For thirty-five years they had wandered the continent and the distant lands beyond it. Together they had crossed the steppes of Russia, walked the Great Wall of China, climbed the mountains of Tibet, even sailed to the exotic shores of Nippon. At the turn of the century, they had turned their gaze back to the land of Lucinda's birth; on the return trip, they had journeyed briefly through the Egyptian desert, to a place where a small oasis had once flourished...because Lucinda had expressed a wish to see the place where Methos had been born.

It had come as a surprise to both of them that the Queen still ruled England, but now her health was failing, and after some discussion they had agreed that they would come to pay their respects to her one last time, if she still lived when they arrived in London.

The usually bustling throng was oddly subdued as they crossed over the bridge into the city. At first Lucinda feared they were too late, but there were no black banners yet hung, and no cries of grief from the populace. An entire generation had been born and grew to adulthood under the rule of "Good Queen Bess", a generation that had been spared the tumult and uncertainty of their parents and grandparents, but there was no word as yet who would be Elizabeth's heir, and the question of England's future held no ready answer.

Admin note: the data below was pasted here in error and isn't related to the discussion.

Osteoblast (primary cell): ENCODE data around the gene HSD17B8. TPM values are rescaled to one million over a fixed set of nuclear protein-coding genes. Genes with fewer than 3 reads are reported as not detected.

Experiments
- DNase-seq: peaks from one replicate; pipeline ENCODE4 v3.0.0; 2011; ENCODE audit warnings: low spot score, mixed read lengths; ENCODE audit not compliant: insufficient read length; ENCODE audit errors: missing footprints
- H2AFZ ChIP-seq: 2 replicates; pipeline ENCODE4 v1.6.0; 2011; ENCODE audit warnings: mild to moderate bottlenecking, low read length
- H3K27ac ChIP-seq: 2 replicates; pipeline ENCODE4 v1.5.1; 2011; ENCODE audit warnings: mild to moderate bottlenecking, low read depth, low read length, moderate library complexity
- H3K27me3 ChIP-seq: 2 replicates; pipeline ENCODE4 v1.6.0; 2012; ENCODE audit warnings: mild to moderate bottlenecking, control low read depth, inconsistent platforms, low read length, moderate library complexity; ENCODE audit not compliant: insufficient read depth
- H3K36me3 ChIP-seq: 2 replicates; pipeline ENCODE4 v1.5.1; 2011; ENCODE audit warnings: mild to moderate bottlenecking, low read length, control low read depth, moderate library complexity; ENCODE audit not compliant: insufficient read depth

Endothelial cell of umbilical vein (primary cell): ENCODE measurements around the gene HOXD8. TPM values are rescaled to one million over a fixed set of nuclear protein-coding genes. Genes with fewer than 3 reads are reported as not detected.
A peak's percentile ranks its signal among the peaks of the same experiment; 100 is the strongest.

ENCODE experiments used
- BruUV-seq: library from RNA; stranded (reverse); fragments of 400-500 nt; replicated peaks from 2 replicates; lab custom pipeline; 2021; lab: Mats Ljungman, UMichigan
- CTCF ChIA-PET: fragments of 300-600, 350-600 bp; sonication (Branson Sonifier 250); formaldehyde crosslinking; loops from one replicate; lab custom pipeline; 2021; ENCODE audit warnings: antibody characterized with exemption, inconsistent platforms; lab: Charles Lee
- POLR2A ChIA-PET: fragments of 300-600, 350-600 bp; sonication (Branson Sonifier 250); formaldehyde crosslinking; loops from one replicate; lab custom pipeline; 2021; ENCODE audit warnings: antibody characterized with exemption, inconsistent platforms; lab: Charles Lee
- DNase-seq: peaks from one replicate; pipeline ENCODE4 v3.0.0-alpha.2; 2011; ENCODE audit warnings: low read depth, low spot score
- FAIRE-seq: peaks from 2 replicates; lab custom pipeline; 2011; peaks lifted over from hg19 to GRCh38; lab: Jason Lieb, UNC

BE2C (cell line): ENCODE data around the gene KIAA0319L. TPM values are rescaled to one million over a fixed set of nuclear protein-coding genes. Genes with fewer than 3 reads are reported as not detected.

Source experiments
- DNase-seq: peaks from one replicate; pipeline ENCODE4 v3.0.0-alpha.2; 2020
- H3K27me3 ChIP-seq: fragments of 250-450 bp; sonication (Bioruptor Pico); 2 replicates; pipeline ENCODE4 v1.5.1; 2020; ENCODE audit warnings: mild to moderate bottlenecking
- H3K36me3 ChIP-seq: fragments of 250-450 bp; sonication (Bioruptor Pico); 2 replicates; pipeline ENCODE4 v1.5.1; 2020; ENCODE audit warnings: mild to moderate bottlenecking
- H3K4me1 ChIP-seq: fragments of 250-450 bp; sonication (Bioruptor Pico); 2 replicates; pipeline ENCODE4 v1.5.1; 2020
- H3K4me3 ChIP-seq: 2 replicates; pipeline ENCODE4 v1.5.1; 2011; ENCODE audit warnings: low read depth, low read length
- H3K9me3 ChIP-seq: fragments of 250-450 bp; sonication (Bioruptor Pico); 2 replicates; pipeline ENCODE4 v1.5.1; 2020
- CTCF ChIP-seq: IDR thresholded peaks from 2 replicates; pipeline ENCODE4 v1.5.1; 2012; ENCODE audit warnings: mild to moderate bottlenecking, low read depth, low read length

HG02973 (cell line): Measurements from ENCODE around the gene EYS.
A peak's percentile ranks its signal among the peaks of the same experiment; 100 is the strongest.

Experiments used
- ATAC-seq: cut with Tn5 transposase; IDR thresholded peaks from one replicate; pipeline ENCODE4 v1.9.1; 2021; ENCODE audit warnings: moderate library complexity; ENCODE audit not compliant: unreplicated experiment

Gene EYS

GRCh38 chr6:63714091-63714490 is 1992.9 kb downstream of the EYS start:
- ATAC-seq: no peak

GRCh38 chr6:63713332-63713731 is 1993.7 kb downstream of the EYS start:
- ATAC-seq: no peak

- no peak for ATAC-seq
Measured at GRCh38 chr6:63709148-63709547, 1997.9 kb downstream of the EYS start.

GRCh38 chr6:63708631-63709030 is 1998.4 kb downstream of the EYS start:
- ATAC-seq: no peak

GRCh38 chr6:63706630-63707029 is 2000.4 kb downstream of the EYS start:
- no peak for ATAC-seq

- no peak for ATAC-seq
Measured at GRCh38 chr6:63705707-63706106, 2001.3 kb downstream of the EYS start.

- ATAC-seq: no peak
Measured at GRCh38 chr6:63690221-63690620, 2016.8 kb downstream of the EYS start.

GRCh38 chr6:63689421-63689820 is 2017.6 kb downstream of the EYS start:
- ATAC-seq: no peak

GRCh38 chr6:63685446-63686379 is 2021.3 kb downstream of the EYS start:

Methos followed the familiar road straight up to the gates of the palace. Dismounting, he went directly to the sentry and presented him with a sealed parchment that would guarantee him access to the dying queen.

"Roger...Roger, is that you...?"

The royal bedchamber contained a thick atmosphere of imminent death. The air reeked of a body that had already begun to decompose while it was yet functioning. Elizabeth lay in her bed, her tall frame wasted almost to a skeleton, her eyes almost white with advanced age. "Roger...?"

"Here, Your Majesty." Methos knelt beside the bed and took the white, clawlike hand of the Queen in his. "It has been a very long time, has it not?"

"Long indeed...yet you appear no different." Elizabeth struggled to sit up, and failed. "And if you say the same of me, sir, you are a liar."

"I would never lie to my best pupil, Your Majesty."

The watery eyes looked up at him pleadingly. "Call me 'Bess'," she whispered. "Pray, I have not heard you say that name these past thirty years and more."

Methos kissed the swollen knuckles of her hand. "Bess," he murmured.

Elizabeth's gaze was drawn by movement behind Methos. "Why...Lucy...is it Lucy...?" she croaked.

Lucinda settled beside Methos. "Your wit is as sharp as ever, Your Majesty," she said softly. "I thought my disguise clever, but it cannot deceive you."

"They told me...you were dead." Elizabeth fought for breath. "Are you an angel, come to take me to Paradise?"

"No, Your Majesty," Lucinda answered with a smile. "I have only come to see my dearest friend one final time."